Allowing perpetrators of sexual harassment to continue without impunity will only serve to propagate such crimes, an Amnesty International report concluded on Wednesday. The report focused on Tahrir Square and the surrounding area, and is based on eyewitness accounts from activists and survivors.
Amnesty’s report concluded that there is a general pattern for such acts: women are attacked either alone or when separated from friends by large groups of men whose numbers quickly escalate. Once isolated, the victims are then engulfed by the mob, who use their hands and in some cases weapons to violate the victims’ bodies. The men also attempt to remove victims’ clothes.
“Horrific, violent attacks on women including rape in the vicinity of Tahrir Square demonstrate that it’s now crucial President [Mohamed] Morsi takes drastic steps to end this culture of impunity and gender-based discrimination, and for all political leaders to speak out,” said Hassiba Hadj Sahraoui, deputy director for the Middle East and North Africa at Amnesty International. “Impartial, thorough investigations are vital in determining whether these mob attacks are coordinated by the state or organised by non-state actors, and ensure perpetrators are brought to justice.”
The report said that the tactics used by these mobs against women who participate in demonstrations “is a harrowing reminder of the sexual harassment and assault against women protesters under ousted President Hosni Mubarak.”
Women have played an essential part in the popular uprising that ousted Mubarak, and have, as such, “sacrificed much in their fight for freedom and social justice”, Amnesty said in the report. “Egyptian authorities need to honour their activism and pull out all stops to address endemic violence against women in all echelons of society.”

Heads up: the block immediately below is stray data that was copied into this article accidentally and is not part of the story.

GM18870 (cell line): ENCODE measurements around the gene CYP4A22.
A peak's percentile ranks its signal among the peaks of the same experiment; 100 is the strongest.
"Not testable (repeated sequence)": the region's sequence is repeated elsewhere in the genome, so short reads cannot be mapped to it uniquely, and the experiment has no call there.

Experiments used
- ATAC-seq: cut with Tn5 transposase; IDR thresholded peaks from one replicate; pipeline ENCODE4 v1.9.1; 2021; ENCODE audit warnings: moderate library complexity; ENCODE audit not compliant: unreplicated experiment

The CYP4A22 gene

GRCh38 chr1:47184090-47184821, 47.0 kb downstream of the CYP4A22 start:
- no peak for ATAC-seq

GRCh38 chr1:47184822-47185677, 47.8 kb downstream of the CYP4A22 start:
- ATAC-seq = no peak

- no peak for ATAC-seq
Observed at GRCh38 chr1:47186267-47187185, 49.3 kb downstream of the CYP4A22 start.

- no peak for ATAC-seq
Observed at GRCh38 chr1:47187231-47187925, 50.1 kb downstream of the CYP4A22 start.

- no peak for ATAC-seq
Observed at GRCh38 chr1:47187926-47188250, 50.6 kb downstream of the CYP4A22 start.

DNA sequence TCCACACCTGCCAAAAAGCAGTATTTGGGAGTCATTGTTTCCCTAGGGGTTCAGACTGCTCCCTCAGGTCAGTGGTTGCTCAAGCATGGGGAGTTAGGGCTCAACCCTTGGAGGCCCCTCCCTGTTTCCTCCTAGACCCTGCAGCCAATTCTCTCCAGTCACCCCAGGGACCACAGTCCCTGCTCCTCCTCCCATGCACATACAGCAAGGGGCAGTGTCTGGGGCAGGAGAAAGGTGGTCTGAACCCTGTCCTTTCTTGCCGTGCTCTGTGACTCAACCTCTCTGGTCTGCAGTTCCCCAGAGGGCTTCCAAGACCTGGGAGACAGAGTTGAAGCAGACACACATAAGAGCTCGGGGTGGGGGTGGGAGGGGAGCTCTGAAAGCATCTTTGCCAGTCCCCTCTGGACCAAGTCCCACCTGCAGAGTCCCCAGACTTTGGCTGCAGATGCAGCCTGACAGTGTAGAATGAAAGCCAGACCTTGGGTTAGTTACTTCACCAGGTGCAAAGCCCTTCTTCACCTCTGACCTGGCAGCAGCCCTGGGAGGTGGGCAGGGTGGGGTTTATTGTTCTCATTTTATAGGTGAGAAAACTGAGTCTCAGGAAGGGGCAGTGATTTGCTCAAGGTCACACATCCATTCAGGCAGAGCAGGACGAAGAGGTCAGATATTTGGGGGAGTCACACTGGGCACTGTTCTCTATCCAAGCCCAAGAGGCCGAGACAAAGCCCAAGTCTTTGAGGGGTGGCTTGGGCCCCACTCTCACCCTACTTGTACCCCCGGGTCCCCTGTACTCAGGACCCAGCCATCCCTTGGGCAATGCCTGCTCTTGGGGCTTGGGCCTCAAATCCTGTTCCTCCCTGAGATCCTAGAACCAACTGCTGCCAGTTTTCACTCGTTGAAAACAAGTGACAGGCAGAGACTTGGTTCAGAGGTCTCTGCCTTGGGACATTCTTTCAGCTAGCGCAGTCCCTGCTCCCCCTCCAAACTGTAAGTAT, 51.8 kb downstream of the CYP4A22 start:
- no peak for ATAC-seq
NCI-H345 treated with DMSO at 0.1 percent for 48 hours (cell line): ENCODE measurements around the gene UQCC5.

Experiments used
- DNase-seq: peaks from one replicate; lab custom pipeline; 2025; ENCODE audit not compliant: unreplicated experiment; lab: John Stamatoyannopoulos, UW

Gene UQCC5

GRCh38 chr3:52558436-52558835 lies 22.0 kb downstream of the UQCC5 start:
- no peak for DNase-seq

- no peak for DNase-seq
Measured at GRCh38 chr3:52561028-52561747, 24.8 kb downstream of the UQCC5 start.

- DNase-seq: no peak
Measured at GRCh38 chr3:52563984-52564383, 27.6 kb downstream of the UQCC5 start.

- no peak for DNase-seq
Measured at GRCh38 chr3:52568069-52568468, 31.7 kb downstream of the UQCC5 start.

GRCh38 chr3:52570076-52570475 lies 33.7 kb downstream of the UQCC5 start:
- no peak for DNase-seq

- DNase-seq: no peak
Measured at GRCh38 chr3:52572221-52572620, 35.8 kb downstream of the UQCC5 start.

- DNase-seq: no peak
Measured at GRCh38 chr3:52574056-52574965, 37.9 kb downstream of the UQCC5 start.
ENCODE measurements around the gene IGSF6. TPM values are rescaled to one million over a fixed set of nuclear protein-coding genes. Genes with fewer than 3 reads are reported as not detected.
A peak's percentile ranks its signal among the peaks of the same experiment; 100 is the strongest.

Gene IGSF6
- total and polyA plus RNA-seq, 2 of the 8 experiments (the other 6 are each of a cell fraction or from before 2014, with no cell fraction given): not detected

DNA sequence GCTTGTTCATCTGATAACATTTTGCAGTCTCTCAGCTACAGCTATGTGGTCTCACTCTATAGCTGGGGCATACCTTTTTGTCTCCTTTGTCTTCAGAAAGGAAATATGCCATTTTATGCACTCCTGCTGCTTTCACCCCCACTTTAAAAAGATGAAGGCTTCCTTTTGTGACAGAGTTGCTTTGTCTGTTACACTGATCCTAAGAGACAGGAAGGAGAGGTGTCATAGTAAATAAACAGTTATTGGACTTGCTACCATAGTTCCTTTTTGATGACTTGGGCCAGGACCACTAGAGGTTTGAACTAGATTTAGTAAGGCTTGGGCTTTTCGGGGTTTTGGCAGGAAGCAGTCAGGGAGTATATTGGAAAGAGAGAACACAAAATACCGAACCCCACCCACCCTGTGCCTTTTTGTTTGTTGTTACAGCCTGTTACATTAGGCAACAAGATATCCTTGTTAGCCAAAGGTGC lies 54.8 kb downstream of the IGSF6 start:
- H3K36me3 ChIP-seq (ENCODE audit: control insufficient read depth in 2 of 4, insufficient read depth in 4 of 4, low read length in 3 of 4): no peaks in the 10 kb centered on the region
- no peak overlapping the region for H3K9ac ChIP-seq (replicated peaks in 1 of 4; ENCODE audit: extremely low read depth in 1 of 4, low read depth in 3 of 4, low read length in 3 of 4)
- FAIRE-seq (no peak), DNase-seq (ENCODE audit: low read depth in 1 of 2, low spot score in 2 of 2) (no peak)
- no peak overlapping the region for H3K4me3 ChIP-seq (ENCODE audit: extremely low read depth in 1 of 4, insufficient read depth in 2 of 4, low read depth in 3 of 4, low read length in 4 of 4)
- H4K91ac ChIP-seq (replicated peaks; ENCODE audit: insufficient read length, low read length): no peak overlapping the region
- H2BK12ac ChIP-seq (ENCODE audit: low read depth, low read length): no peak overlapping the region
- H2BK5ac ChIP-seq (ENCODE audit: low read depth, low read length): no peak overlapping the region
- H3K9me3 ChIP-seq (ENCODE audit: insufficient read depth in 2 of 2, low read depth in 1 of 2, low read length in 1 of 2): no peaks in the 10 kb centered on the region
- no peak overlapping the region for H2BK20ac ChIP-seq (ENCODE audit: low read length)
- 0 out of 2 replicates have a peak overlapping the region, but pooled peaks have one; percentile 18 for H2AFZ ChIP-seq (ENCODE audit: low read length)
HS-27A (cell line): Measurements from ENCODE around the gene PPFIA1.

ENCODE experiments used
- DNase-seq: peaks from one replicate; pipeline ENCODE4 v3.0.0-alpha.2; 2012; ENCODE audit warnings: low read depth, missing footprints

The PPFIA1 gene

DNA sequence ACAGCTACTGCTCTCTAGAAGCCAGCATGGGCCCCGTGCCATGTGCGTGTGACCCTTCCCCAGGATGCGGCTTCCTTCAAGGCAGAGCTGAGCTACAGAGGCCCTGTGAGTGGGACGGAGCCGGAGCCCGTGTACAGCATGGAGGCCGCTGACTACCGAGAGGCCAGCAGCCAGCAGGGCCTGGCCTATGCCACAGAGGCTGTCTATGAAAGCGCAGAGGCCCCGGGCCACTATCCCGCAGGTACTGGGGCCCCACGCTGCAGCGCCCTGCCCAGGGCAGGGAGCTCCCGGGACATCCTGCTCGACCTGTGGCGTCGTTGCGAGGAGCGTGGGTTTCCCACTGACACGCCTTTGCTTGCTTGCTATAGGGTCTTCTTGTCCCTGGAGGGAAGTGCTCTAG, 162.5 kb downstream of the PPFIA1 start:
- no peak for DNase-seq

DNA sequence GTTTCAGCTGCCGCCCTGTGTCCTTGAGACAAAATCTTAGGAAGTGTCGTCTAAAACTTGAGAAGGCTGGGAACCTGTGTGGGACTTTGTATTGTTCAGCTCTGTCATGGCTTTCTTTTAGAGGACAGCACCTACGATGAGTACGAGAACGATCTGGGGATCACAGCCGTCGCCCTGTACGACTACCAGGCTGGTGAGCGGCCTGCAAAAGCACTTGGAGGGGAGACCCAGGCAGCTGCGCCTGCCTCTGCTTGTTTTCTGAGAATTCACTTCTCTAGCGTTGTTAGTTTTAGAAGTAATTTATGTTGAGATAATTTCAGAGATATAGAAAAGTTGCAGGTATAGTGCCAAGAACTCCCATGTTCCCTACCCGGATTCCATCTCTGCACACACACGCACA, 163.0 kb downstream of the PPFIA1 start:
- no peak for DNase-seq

Groups such as I Witnessed Harassment and Operation Anti-Sexual Harassment have monitored the phenomenon, and found that there were at least 19 cases of violent attacks in Tahrir Square during the protests marking the second anniversary of the 25 January Revolution last month.
Judging by the testimonies of women who have been assaulted around Tahrir Square, the attacks can last anywhere between five minutes to over an hour. Some male and female activists who attempt to intervene during these attacks can also find that they themselves become legitimate targets for physical and sexual assault.
Dr Magda Adly at the El Nadeem Centre for the Rehabilitation of Victims of Violence confirmed that in at least two cases blades were used, including on survivors’ genital areas.
The violent attacks are aimed at deterring women from participating in protests, but despite such attempts many victims of sexual assault return to Tahrir Square to continue protesting. One survivor of a violent sexual assault, Dalia Abdelwahab, told Amnesty: “I will not stay quiet. All women in Egypt need to wake up…. Otherwise, such violence will continue.”
“Given the stigma attached to harassment and sexual assaults against women, and the attitudes of law enforcement officials, many cases go unreported. Those who do try to press charges face a wall of indifference and even blame and contempt in their struggle for justice,” said Hadj Sahraoui.
Amnesty concluded in its report that one factor which contributes to the practice of sexual harassment is the constitution itself, rushed through during the draft-making process by President Morsi, which ignores the rights of women and does not explicitly prohibit discrimination on the grounds of gender.
“The state National Council for Women condemned the violence and called for investigations. It is now time for President Morsi, as the head of state, to do the same and demonstrate real political will to tackle the violence,” the report read.